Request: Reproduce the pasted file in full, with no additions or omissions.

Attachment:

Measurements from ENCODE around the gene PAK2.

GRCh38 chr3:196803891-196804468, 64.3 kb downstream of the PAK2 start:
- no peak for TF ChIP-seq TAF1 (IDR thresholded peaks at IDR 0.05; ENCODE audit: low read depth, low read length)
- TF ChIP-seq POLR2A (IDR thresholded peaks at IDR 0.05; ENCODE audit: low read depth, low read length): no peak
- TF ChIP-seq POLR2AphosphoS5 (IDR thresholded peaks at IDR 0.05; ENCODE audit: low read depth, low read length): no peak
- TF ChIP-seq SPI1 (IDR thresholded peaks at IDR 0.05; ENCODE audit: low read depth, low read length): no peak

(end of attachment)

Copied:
Measurements from ENCODE around the gene PAK2.

GRCh38 chr3:196803891-196804468, 64.3 kb downstream of the PAK2 start:
- no peak for TF ChIP-seq TAF1 (IDR thresholded peaks at IDR 0.05; ENCODE audit: low read depth, low read length)
- TF ChIP-seq POLR2A (IDR thresholded peaks at IDR 0.05; ENCODE audit: low read depth, low read length): no peak
- TF ChIP-seq POLR2AphosphoS5 (IDR thresholded peaks at IDR 0.05; ENCODE audit: low read depth, low read length): no peak
- TF ChIP-seq SPI1 (IDR thresholded peaks at IDR 0.05; ENCODE audit: low read depth, low read length): no peak